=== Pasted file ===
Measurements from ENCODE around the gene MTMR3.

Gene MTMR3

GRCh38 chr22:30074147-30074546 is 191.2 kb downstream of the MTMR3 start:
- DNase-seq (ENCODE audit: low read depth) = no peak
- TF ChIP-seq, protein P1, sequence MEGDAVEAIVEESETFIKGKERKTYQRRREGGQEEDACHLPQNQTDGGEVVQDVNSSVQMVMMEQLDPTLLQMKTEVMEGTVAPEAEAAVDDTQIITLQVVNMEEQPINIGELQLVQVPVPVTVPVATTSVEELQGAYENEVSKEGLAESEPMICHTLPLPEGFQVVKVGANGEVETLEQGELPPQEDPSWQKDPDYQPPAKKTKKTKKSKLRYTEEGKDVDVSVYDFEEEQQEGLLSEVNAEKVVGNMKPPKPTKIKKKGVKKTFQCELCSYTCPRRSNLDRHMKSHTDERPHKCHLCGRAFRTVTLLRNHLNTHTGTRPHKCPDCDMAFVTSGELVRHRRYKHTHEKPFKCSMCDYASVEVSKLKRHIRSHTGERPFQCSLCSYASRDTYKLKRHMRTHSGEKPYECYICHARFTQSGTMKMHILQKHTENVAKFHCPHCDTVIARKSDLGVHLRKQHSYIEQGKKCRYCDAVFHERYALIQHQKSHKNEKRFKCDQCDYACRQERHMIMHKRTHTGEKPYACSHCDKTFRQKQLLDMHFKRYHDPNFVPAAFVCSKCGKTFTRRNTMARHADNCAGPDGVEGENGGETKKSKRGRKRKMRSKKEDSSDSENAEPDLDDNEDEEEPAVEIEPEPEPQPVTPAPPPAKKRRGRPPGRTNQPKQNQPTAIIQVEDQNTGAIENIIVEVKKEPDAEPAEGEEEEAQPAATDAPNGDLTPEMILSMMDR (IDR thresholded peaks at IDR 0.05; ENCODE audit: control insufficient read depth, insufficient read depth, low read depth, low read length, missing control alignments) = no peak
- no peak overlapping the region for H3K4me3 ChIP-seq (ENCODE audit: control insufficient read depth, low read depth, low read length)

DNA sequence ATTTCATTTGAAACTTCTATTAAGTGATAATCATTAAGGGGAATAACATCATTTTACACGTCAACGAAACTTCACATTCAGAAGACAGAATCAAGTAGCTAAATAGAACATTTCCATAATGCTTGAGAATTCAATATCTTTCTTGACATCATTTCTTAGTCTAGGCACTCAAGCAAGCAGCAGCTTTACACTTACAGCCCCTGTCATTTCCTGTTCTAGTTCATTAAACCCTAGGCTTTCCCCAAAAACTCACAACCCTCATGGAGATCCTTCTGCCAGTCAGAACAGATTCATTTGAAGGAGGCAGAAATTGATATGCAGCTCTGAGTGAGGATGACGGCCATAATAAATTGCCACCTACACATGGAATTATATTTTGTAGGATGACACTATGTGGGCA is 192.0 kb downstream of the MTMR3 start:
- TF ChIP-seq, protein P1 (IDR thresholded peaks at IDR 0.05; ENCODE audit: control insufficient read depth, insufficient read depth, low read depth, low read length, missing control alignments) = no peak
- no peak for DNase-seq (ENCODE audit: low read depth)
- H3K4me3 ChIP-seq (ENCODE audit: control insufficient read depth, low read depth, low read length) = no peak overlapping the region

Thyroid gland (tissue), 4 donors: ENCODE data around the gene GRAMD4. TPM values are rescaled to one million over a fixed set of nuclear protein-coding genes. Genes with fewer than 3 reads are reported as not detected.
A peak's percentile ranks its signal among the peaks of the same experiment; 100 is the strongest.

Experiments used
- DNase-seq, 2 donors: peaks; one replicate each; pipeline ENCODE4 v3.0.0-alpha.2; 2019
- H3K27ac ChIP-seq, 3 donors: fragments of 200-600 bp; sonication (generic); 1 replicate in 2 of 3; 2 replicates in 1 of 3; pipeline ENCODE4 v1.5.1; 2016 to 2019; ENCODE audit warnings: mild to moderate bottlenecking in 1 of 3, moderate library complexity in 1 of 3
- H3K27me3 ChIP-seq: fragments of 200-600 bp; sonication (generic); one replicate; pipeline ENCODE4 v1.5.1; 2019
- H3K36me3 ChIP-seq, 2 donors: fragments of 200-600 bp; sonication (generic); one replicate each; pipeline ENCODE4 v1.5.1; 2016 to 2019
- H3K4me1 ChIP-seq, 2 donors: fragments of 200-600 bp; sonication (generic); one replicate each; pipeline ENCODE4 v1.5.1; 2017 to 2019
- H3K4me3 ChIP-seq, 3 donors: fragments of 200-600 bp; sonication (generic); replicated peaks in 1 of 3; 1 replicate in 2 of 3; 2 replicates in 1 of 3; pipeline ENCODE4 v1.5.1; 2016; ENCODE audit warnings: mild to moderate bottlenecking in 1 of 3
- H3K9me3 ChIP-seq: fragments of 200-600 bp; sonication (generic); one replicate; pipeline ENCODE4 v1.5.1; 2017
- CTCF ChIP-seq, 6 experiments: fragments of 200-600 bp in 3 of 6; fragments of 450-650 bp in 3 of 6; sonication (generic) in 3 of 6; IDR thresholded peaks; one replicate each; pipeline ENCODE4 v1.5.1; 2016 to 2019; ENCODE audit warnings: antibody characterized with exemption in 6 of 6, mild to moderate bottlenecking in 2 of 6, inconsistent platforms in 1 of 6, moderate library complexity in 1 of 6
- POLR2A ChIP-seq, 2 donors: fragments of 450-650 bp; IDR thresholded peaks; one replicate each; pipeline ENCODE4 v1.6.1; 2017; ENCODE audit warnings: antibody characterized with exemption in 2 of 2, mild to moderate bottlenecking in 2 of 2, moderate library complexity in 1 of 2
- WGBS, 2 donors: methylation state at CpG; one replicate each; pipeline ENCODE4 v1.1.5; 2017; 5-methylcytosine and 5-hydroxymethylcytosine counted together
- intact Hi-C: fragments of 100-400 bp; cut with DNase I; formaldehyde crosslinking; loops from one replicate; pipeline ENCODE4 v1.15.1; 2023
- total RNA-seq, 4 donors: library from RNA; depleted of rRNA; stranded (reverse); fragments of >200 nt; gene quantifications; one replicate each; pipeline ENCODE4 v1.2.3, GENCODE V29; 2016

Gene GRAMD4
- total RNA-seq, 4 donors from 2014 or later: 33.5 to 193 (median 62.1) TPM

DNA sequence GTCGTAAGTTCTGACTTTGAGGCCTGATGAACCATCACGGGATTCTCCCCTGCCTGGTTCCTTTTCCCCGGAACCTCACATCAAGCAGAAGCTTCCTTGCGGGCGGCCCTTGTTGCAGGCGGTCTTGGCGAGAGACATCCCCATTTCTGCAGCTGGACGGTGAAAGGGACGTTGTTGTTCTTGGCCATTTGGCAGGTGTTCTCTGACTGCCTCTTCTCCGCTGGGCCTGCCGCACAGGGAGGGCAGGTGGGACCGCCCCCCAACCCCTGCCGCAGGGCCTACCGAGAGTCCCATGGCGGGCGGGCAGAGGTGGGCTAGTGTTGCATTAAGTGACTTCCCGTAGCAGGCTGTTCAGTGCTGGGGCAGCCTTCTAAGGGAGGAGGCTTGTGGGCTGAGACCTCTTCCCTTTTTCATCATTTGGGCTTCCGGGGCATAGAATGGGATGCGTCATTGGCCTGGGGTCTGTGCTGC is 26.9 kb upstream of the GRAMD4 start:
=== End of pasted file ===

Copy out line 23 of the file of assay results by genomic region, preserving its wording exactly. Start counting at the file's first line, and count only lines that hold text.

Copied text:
- WGBS, 2 donors: methylation state at CpG; one replicate each; pipeline ENCODE4 v1.1.5; 2017; 5-methylcytosine and 5-hydroxymethylcytosine counted together